Pool B This pool is similar to Pool A but with lesser-quality opponents. The remaining BCS-ranked teams, as well as other at-large teams, are pooled together. Teams play two home and two away games within the pool. During bowl season, the middle eight non-BCS bowls (now identified as Tier II Bowls ), select teams from Pool B to fill their bowl slots.
Pool C Sixteen more at-large teams are selected. Teams play two home and two away games within the pool. During bowl season, the lower eight, non-BCS bowls (now identified as Tier III Bowls ) select teams from Pool C to fill their bowl slots.
* Teams must have at least a .500 record in conference play to be eligible for Pools A-C.
Pool D The remaining teams are placed in Pool D. Teams play two home and two away games within the pool. These teams are not eligible for bowl games.
A few questions that need to be addressed:
What About Out-of-Conference Rivals?
Good question. Unfortunately, that is one of the fallbacks with this proposed solution. However, while some of those rivalries might not be renewed on a yearly basis, it is something that the committee could take into consideration when pairing up pool play. Also, they way this system is set up, those rivalries could take place in the bowls —perhaps adding an additional element to the rivalry.
How Do the Small Programs Stay Afloat Without the Out-of-Conference Matchups that Generally Pay Big Bucks?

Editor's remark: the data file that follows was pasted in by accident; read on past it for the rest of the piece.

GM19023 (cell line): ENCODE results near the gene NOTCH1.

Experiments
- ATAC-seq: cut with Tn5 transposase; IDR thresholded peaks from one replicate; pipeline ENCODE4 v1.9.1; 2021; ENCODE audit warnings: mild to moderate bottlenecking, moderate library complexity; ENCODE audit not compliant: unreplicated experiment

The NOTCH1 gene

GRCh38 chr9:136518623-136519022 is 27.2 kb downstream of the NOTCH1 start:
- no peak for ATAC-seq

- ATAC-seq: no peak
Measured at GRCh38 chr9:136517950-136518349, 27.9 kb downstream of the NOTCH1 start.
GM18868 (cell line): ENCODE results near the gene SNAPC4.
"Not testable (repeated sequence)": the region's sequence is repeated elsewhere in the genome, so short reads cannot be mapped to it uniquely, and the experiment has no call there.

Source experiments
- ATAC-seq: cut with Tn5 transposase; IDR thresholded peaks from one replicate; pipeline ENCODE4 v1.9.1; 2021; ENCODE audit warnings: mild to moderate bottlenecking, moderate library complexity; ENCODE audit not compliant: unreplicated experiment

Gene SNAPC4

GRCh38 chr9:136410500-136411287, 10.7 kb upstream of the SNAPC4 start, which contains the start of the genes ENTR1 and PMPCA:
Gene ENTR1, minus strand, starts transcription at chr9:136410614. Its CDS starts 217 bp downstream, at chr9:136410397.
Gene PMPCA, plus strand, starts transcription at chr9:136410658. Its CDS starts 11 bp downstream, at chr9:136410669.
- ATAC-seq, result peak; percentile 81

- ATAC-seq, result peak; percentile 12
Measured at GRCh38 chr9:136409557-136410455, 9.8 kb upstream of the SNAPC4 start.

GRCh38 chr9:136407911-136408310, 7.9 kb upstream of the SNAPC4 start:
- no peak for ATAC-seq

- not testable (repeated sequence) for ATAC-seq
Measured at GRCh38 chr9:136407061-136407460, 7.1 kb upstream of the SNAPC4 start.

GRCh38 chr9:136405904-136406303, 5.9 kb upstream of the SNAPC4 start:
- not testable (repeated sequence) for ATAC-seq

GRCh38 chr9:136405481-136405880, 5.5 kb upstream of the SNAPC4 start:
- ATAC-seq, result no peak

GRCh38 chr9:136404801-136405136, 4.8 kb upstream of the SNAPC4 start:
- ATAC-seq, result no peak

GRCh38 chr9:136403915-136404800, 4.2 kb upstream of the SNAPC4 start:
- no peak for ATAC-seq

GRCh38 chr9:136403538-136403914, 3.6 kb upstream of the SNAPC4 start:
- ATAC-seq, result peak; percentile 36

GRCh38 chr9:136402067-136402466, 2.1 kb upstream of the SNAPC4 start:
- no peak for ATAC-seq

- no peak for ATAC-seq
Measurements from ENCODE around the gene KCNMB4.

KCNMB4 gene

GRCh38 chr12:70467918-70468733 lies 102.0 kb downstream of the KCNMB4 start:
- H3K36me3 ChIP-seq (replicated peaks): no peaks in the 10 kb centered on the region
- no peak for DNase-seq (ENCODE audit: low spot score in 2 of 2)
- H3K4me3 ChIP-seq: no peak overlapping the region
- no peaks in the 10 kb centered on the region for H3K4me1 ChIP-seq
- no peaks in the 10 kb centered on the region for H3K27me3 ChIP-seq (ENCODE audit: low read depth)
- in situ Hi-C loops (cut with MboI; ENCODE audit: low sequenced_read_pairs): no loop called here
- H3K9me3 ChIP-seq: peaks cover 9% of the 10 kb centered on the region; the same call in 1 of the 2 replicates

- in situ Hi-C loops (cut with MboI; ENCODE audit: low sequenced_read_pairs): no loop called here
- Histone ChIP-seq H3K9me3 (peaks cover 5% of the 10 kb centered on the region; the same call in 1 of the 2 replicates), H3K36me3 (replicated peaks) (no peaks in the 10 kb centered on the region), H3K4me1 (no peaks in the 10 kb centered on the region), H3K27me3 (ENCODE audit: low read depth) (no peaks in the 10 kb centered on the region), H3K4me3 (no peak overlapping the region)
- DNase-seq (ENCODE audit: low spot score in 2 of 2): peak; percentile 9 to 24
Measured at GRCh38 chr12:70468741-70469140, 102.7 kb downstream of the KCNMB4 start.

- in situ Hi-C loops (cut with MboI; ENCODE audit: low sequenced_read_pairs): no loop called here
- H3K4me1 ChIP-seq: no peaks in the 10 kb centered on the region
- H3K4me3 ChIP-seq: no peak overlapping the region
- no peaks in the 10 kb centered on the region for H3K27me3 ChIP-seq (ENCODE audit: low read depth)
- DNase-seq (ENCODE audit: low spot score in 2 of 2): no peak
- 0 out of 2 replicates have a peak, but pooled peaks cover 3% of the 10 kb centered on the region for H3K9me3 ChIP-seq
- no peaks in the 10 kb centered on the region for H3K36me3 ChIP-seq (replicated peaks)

The way the pool play is set up, every conference champion is ensured a berth into one of the bowl pools which ensures some bowl revenue. In addition, within pool play, house gate revenue would be shared with the visiting teams. Also, pool play could possibily require a big-name program that might be having a down year to travel to one of those smaller venues thereby giving those insitutions a chance to sell out their stadiums and make more revenue. The bigger schools might lose money in a game like that, but that only acts as incentive to play, coach, and recruit for a higher pool placement.
Major benefits of this solution:
* There is a national champion that is crowned on the field.
* More compelling out-of-conference games.
* The integrity of the bowl system is upheld.
* Because the solution still uses the bowl system, the headache of travel expenses for multiple playoff games is eliminated
* The season does not need to be extended in any fashion.
Whether this is a better solution is arguable. However, it is another solution to a problem that has many solutions. And the one thing most college football fans can agree with is that the current solution isn't working.